Two completely opposite ways of achieving the same goals ?  Curious.  So, during this winter I'll be making-up some division boards fitted with two screens spaced about 8-10mm apart, the upper one of which will be removable - so I can then test both methods side by side using the same board with the same colony at the same time.  Should prove interesting ...
LJ

Offline sawdstmakr

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Re: One screen mesh or two ?
« Reply #1 on: September 06, 2016, 12:33:26 PM »
LJ,
Sounds real interesting. I have been having problems with my splits not being able to make new queens. I have recently read about putting the queen less hive on top of a queen right hive to protect it from robbing and I plan on trying it.
I use screen top boards and screen bottom boards and with a little bit of modification I should be able to put one over the other using the space between them as the gap.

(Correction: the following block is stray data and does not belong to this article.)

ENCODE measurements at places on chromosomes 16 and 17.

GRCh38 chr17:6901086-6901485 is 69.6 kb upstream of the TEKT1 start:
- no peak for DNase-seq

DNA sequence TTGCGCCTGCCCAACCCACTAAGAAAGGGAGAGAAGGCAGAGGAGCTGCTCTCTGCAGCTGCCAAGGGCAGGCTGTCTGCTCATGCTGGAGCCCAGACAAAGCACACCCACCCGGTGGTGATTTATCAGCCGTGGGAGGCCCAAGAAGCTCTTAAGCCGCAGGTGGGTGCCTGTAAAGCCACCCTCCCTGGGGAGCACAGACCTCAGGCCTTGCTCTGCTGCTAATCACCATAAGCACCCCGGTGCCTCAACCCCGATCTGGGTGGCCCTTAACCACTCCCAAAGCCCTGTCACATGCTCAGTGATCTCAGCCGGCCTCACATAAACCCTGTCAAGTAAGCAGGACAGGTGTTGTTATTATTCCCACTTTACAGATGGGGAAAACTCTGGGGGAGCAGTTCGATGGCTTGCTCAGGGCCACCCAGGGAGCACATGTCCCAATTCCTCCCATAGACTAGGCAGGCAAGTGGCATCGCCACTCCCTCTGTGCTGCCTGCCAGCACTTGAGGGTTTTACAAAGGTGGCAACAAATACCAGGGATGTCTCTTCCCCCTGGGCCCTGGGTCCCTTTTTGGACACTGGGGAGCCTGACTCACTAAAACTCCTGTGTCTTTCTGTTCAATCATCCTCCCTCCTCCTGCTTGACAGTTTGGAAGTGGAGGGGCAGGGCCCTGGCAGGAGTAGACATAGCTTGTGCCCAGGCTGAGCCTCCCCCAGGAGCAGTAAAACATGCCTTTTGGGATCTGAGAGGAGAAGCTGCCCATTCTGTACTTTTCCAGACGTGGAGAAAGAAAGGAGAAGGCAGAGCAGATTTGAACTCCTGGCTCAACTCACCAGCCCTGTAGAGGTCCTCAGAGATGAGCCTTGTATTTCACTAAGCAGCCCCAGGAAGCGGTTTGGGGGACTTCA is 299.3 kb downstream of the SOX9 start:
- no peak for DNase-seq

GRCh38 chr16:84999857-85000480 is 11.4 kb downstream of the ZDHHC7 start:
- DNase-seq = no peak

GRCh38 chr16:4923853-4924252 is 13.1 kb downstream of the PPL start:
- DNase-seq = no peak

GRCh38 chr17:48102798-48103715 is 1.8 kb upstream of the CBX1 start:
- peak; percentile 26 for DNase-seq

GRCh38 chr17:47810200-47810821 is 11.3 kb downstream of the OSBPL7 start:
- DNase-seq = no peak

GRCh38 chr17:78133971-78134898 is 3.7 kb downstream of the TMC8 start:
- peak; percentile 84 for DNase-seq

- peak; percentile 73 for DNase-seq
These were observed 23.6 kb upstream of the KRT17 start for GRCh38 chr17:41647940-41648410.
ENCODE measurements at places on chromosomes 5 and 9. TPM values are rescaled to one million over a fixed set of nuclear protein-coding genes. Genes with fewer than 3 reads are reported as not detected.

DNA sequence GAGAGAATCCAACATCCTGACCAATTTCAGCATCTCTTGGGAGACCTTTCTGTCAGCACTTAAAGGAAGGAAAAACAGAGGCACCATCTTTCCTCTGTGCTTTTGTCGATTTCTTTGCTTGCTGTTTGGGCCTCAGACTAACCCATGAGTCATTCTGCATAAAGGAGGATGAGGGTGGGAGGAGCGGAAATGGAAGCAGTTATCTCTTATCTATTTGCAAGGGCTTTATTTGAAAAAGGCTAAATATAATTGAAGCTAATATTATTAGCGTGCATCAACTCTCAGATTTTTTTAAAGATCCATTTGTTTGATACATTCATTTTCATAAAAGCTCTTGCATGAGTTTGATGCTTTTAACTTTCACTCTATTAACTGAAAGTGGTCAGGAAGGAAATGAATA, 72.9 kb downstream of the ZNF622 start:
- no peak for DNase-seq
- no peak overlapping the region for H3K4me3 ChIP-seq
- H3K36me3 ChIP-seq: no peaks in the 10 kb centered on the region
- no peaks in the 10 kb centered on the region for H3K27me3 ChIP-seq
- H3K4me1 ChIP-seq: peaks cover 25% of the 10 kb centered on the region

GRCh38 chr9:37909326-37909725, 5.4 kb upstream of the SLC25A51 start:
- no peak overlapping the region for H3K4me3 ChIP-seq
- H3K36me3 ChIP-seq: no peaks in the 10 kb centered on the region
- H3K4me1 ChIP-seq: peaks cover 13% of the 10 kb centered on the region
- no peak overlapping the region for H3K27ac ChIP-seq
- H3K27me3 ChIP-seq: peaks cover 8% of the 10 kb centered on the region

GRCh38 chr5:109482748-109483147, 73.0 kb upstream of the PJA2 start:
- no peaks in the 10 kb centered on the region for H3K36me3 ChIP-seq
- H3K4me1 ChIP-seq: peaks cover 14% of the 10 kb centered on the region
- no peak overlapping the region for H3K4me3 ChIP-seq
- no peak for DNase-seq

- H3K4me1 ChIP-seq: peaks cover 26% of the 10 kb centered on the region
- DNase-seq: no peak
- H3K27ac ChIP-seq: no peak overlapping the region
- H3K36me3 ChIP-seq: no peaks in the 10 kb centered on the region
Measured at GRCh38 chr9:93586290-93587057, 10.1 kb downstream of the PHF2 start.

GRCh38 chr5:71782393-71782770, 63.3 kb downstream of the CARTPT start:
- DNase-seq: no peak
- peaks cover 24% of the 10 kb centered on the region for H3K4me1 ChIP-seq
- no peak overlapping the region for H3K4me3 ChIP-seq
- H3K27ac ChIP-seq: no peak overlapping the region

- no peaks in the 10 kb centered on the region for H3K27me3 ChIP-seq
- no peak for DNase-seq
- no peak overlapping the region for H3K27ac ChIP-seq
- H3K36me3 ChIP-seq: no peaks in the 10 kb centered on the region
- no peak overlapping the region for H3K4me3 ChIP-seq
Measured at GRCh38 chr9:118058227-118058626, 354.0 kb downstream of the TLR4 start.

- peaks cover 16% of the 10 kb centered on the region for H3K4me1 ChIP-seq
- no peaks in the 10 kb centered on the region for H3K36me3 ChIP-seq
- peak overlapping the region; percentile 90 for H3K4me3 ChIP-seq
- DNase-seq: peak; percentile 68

I will will be looking forward to see your results.
Jim
"If you don't read the newspaper you are uninformed.  If you do read the newspaper you are misinformed."--Mark Twain

Offline Michael Bush

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Re: One screen mesh or two ?
« Reply #2 on: September 06, 2016, 01:34:26 PM »
Usually when I put a queen excluder between two brood boxes the other box raises a queen... so I'm sure both would work most of the time.
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Online little john

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Re: One screen mesh or two ?
« Reply #3 on: September 06, 2016, 02:25:24 PM »
LJ,
Sounds real interesting. I have been having problems with my splits not being able to make new queens. I have recently read about putting the queen less hive on top of a queen right hive to protect it from robbing and I plan on trying it.